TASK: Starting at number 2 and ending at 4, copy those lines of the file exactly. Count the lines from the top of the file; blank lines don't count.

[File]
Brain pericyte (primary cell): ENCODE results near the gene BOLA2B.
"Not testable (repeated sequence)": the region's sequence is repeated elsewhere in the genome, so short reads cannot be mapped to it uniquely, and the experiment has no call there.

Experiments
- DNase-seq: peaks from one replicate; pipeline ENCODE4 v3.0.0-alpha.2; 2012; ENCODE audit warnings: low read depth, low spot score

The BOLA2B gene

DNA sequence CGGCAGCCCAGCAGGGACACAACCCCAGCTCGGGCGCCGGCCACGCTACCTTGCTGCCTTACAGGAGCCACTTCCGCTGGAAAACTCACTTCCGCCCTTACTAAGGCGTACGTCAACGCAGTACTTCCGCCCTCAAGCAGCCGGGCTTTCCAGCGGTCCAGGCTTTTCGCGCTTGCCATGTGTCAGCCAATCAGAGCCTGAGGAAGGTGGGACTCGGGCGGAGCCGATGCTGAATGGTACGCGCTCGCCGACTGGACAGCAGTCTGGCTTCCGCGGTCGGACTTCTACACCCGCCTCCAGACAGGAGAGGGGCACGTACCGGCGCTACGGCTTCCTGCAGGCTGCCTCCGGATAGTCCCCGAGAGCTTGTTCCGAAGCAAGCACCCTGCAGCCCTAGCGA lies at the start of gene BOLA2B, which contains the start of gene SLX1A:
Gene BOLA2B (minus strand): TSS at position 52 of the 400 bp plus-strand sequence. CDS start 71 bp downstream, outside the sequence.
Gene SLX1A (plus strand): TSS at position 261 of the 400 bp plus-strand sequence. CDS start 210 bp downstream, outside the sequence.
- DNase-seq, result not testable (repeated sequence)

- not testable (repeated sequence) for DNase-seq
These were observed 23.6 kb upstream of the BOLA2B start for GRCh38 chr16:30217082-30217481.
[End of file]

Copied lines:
"Not testable (repeated sequence)": the region's sequence is repeated elsewhere in the genome, so short reads cannot be mapped to it uniquely, and the experiment has no call there.

Experiments
- DNase-seq: peaks from one replicate; pipeline ENCODE4 v3.0.0-alpha.2; 2012; ENCODE audit warnings: low read depth, low spot score